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Richard M. Daley Remade the Face of Chicago – Despite Controversy

Whether you loved him or hated him, Mayor Richard M. Daley left an indelible mark on Chicago’s landscape.  Richard M. Daley dropped a bombshell on Chicago with his announcement that – after serving as mayor for 21 years, longer than his father Richard J. Daley – he would not seek an unprecedented seventh term.  As citizens and pundits pondered the reasoning behind the decision and political hopefuls immediately started jockeying to be his replacement, the Chicago Tribune‘s architectural critic Blair Kamin wrote that the mayor “changed the face of his city as well as its tired Rust Belt image.”

According to Kamin, Daley “was the Boss and the Builder – a democratically elected king who could remake vast swaths of the city at will.  He ruled with an iron fist and a green thumb, and he often used the power of the former to carry out the agenda of the latter.”  Daley’s legacy includes planting more than 600,000 trees, building more than 85 miles of landscaped medians and building more than 7,000,000 SF of green roofs.  Public construction of schools, police stations and firehouses are designed with energy-saving LEED standards.  “All that greenery was simply the beginning of Daley’s efforts to transform Chicago from a City Functional, where utilitarian concerns were paramount, into a City Beautiful, where quality of life issues carried equal weight,” Kamin wrote.  “Indeed, Daley’s long tenure – and his unchallenged grip on power – allowed him to take urban design risks that other mayors, nervously contemplating the next election, would be too timid to try.”

Other important public works projects carried out by the Daley administration include the de-malling of the State Street bus corridor; the renovation of Navy Pier into a tourist mecca; the construction of Millennium Park over an unsightly rail yard; the creation of the Museum Campus along the lakefront; and the controversial overhaul of Soldier Field – a move that deprived the stadium of its National Historic Landmark status.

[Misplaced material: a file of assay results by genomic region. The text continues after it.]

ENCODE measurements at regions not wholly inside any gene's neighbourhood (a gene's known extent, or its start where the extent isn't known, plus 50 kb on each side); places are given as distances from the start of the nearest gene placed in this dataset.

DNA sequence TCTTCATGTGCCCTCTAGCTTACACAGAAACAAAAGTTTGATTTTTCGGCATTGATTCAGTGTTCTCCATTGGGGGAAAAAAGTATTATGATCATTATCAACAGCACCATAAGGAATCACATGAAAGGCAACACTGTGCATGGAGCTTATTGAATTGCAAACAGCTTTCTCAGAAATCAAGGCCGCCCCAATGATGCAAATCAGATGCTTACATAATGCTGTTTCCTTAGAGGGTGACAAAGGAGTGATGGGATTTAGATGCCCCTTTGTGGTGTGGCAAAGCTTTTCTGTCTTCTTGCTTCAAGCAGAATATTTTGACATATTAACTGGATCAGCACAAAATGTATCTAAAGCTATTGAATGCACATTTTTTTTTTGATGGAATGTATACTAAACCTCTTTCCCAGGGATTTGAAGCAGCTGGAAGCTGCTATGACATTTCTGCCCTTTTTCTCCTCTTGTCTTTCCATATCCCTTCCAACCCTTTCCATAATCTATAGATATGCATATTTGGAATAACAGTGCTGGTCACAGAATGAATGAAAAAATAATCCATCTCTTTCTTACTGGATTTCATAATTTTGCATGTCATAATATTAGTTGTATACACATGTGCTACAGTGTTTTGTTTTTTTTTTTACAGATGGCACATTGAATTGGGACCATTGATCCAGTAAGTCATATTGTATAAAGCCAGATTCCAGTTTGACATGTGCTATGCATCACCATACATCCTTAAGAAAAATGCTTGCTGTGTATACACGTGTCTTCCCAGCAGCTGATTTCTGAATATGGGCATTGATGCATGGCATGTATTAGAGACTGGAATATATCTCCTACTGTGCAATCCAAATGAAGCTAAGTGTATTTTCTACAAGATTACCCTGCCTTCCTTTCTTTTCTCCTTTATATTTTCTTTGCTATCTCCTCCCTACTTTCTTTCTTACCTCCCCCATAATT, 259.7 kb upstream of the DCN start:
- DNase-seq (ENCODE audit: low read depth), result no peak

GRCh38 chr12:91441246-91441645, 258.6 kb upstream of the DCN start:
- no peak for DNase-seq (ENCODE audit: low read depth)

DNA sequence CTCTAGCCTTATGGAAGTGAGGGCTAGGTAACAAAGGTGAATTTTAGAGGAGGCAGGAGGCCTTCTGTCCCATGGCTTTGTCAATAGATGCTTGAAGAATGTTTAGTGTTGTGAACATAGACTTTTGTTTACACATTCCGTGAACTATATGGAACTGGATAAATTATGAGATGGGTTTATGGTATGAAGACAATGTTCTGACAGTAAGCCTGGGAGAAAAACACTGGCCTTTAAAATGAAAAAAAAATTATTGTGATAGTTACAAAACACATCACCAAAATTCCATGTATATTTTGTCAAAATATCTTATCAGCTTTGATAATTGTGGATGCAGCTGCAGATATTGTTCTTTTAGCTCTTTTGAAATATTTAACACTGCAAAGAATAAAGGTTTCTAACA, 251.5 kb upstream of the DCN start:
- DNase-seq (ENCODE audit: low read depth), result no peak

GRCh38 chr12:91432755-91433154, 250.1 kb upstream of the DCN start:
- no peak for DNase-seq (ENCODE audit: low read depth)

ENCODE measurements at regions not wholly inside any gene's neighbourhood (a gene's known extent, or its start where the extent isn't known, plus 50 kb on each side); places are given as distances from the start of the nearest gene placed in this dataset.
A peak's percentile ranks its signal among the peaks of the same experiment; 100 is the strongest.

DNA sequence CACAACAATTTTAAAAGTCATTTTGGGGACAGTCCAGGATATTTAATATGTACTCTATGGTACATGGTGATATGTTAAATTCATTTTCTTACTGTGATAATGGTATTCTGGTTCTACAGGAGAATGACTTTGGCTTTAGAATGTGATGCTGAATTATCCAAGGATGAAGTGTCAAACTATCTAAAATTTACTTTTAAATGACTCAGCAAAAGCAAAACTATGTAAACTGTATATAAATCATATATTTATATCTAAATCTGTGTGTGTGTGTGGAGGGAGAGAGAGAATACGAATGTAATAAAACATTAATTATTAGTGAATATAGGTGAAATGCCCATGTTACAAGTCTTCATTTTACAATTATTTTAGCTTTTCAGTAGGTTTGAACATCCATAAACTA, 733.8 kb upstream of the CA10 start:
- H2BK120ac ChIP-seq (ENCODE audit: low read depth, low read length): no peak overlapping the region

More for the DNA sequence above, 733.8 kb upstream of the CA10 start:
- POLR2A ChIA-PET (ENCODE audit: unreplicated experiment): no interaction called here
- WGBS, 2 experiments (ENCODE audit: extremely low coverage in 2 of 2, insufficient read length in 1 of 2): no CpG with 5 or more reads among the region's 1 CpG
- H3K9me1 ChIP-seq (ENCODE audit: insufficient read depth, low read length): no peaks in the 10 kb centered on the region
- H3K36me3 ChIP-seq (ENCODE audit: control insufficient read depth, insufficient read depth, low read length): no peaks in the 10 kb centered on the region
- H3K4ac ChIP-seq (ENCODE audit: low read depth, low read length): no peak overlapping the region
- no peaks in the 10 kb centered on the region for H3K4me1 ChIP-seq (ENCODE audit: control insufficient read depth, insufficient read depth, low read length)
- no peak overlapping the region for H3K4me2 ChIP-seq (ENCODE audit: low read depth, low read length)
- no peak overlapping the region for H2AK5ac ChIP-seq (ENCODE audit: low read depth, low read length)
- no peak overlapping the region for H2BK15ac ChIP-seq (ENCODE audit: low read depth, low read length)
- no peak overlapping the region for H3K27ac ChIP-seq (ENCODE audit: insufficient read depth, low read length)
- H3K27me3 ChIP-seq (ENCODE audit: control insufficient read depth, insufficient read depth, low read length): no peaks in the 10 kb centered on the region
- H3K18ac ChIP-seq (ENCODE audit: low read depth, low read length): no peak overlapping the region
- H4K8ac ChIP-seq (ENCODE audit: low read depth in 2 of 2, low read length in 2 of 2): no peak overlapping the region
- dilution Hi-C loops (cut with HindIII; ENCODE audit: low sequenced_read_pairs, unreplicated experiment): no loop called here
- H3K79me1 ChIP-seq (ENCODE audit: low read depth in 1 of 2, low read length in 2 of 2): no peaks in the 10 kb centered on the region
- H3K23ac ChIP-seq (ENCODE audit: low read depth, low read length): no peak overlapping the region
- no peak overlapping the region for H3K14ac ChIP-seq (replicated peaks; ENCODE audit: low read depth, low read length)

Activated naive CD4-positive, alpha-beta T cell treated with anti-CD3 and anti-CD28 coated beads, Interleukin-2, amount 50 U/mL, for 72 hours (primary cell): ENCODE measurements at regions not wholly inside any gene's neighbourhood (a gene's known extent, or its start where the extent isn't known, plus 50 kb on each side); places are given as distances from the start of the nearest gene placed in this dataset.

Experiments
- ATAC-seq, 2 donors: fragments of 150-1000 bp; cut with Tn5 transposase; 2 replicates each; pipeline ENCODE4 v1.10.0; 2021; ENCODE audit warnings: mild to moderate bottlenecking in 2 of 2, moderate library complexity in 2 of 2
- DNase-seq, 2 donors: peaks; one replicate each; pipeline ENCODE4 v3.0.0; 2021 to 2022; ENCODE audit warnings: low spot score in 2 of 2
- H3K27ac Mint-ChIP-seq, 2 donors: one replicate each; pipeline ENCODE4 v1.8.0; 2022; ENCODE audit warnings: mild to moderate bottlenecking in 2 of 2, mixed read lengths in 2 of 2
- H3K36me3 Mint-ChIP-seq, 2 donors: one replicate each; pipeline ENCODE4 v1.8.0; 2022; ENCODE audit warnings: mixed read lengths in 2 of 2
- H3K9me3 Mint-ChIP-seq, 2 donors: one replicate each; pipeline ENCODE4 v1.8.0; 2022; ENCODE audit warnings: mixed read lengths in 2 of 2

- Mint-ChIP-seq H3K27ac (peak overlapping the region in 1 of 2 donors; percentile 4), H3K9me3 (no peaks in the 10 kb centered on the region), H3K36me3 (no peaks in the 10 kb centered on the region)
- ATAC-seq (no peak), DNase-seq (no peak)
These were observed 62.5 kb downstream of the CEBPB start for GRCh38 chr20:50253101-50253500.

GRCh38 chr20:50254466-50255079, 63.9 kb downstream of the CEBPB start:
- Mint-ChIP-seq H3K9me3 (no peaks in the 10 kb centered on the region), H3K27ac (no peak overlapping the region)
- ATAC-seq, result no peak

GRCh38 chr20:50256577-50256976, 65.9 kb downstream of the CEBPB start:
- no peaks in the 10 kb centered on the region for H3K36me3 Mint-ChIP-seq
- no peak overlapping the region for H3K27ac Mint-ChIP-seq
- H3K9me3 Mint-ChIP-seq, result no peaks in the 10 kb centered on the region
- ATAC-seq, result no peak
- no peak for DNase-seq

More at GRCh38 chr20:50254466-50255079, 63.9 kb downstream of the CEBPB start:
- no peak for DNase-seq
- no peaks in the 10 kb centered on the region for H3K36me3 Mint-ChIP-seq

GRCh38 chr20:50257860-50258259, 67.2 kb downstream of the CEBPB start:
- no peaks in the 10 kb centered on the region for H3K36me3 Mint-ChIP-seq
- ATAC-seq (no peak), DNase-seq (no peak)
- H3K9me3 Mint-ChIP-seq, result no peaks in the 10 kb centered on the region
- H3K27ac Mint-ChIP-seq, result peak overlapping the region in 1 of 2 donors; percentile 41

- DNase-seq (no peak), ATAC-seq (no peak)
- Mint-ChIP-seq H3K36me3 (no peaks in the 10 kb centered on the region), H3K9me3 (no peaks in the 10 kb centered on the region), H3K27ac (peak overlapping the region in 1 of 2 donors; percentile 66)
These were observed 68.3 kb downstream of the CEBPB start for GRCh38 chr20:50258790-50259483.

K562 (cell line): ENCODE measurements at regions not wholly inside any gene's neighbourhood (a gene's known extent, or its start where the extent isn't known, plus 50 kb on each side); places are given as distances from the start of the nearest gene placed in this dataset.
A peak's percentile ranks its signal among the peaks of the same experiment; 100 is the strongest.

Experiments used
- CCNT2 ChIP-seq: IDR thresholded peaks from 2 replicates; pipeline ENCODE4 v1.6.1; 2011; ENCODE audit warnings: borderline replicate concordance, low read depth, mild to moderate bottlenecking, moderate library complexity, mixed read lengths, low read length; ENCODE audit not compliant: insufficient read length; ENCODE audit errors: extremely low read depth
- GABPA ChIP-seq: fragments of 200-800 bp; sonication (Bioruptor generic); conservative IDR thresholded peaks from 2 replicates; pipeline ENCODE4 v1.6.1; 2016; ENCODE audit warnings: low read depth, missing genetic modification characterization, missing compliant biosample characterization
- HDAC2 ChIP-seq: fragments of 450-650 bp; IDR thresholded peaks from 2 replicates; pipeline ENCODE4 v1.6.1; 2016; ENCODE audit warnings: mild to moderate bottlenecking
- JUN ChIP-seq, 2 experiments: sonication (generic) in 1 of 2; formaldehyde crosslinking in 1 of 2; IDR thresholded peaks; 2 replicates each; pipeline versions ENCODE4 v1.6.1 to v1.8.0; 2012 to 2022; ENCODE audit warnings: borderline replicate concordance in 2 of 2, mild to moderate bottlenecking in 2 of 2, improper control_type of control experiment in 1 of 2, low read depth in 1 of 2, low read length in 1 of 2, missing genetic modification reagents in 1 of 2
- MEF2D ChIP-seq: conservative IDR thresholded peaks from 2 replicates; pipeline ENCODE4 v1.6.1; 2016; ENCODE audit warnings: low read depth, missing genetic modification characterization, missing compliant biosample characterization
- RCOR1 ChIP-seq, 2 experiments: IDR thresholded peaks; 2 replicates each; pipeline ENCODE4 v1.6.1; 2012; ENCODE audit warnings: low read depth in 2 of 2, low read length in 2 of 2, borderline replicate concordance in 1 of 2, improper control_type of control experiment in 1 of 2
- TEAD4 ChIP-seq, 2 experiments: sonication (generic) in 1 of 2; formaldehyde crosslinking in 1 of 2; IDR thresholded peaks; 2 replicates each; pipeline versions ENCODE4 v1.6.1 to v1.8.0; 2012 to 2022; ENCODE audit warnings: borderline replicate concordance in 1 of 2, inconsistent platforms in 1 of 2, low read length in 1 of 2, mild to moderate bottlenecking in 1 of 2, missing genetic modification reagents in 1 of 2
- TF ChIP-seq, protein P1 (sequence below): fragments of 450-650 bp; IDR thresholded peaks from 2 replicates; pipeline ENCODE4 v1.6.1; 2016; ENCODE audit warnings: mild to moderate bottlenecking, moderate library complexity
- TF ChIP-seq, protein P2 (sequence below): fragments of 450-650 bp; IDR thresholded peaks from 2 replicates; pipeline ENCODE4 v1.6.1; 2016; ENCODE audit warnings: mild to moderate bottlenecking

“Daley’s style of operating often seemed to come straight from the playbook of Robert Moses, the all-powerful, mid-20th Century New York ‘master builder.’  Moses believed it was better to get things done now and apologize to his critics later,” according to Kamin.  “Yet Daley rarely apologized, earning him a reputation for arrogance as well as boldness.  Outside Chicago, his high-handedness didn’t cost him.  Within the city, it bred deep resentment, particularly when the economy turned sour.”

As someone who arrived in Chicago when Daley came to power, I saw first hand the transformation of our city into a world-class metropolis.  The redevelopment and architectural boldness did much more than re-inscribe our physical environment – it made the city cosmopolitan and multi-cultural, a focus for exciting ideas and a largeness of spirit, which still surprises people who travel here.  Daley leaves a legacy.

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